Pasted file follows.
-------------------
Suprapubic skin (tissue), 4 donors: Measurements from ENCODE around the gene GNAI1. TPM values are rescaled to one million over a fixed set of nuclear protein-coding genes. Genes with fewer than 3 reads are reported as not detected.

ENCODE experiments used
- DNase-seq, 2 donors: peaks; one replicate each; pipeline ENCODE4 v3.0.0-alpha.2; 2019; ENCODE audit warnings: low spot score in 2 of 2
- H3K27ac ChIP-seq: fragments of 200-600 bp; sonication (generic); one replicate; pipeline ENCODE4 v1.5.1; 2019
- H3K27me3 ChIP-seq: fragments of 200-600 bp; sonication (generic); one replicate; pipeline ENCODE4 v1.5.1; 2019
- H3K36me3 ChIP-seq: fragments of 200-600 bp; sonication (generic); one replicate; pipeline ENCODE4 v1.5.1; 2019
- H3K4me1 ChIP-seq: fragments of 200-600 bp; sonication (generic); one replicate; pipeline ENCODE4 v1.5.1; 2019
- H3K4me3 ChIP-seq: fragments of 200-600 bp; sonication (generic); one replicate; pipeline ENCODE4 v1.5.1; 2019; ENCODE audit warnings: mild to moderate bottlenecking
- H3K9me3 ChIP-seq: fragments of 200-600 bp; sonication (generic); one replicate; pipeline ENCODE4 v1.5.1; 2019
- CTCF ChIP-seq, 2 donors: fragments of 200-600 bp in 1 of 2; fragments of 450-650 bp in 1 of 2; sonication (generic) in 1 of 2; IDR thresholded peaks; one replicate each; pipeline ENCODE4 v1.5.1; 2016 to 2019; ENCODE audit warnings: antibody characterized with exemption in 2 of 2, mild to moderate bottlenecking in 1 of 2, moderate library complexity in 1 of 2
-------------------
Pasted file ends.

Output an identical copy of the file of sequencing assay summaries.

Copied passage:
Suprapubic skin (tissue), 4 donors: Measurements from ENCODE around the gene GNAI1. TPM values are rescaled to one million over a fixed set of nuclear protein-coding genes. Genes with fewer than 3 reads are reported as not detected.

ENCODE experiments used
- DNase-seq, 2 donors: peaks; one replicate each; pipeline ENCODE4 v3.0.0-alpha.2; 2019; ENCODE audit warnings: low spot score in 2 of 2
- H3K27ac ChIP-seq: fragments of 200-600 bp; sonication (generic); one replicate; pipeline ENCODE4 v1.5.1; 2019
- H3K27me3 ChIP-seq: fragments of 200-600 bp; sonication (generic); one replicate; pipeline ENCODE4 v1.5.1; 2019
- H3K36me3 ChIP-seq: fragments of 200-600 bp; sonication (generic); one replicate; pipeline ENCODE4 v1.5.1; 2019
- H3K4me1 ChIP-seq: fragments of 200-600 bp; sonication (generic); one replicate; pipeline ENCODE4 v1.5.1; 2019
- H3K4me3 ChIP-seq: fragments of 200-600 bp; sonication (generic); one replicate; pipeline ENCODE4 v1.5.1; 2019; ENCODE audit warnings: mild to moderate bottlenecking
- H3K9me3 ChIP-seq: fragments of 200-600 bp; sonication (generic); one replicate; pipeline ENCODE4 v1.5.1; 2019
- CTCF ChIP-seq, 2 donors: fragments of 200-600 bp in 1 of 2; fragments of 450-650 bp in 1 of 2; sonication (generic) in 1 of 2; IDR thresholded peaks; one replicate each; pipeline ENCODE4 v1.5.1; 2016 to 2019; ENCODE audit warnings: antibody characterized with exemption in 2 of 2, mild to moderate bottlenecking in 1 of 2, moderate library complexity in 1 of 2